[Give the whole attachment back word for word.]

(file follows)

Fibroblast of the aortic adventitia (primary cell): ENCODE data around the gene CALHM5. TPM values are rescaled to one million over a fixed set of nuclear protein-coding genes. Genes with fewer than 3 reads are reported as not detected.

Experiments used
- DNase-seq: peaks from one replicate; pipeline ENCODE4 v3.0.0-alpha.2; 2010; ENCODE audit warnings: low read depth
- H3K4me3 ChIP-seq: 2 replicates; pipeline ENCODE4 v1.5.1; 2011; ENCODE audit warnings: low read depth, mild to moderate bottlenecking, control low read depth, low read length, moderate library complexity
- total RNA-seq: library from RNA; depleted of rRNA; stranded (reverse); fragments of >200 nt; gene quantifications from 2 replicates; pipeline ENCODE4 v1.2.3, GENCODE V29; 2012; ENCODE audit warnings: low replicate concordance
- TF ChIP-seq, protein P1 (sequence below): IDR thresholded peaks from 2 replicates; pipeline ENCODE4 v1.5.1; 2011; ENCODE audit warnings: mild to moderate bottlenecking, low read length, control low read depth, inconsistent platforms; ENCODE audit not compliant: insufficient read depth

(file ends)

Fibroblast of the aortic adventitia (primary cell): ENCODE data around the gene CALHM5. TPM values are rescaled to one million over a fixed set of nuclear protein-coding genes. Genes with fewer than 3 reads are reported as not detected.

Experiments used
- DNase-seq: peaks from one replicate; pipeline ENCODE4 v3.0.0-alpha.2; 2010; ENCODE audit warnings: low read depth
- H3K4me3 ChIP-seq: 2 replicates; pipeline ENCODE4 v1.5.1; 2011; ENCODE audit warnings: low read depth, mild to moderate bottlenecking, control low read depth, low read length, moderate library complexity
- total RNA-seq: library from RNA; depleted of rRNA; stranded (reverse); fragments of >200 nt; gene quantifications from 2 replicates; pipeline ENCODE4 v1.2.3, GENCODE V29; 2012; ENCODE audit warnings: low replicate concordance
- TF ChIP-seq, protein P1 (sequence below): IDR thresholded peaks from 2 replicates; pipeline ENCODE4 v1.5.1; 2011; ENCODE audit warnings: mild to moderate bottlenecking, low read length, control low read depth, inconsistent platforms; ENCODE audit not compliant: insufficient read depth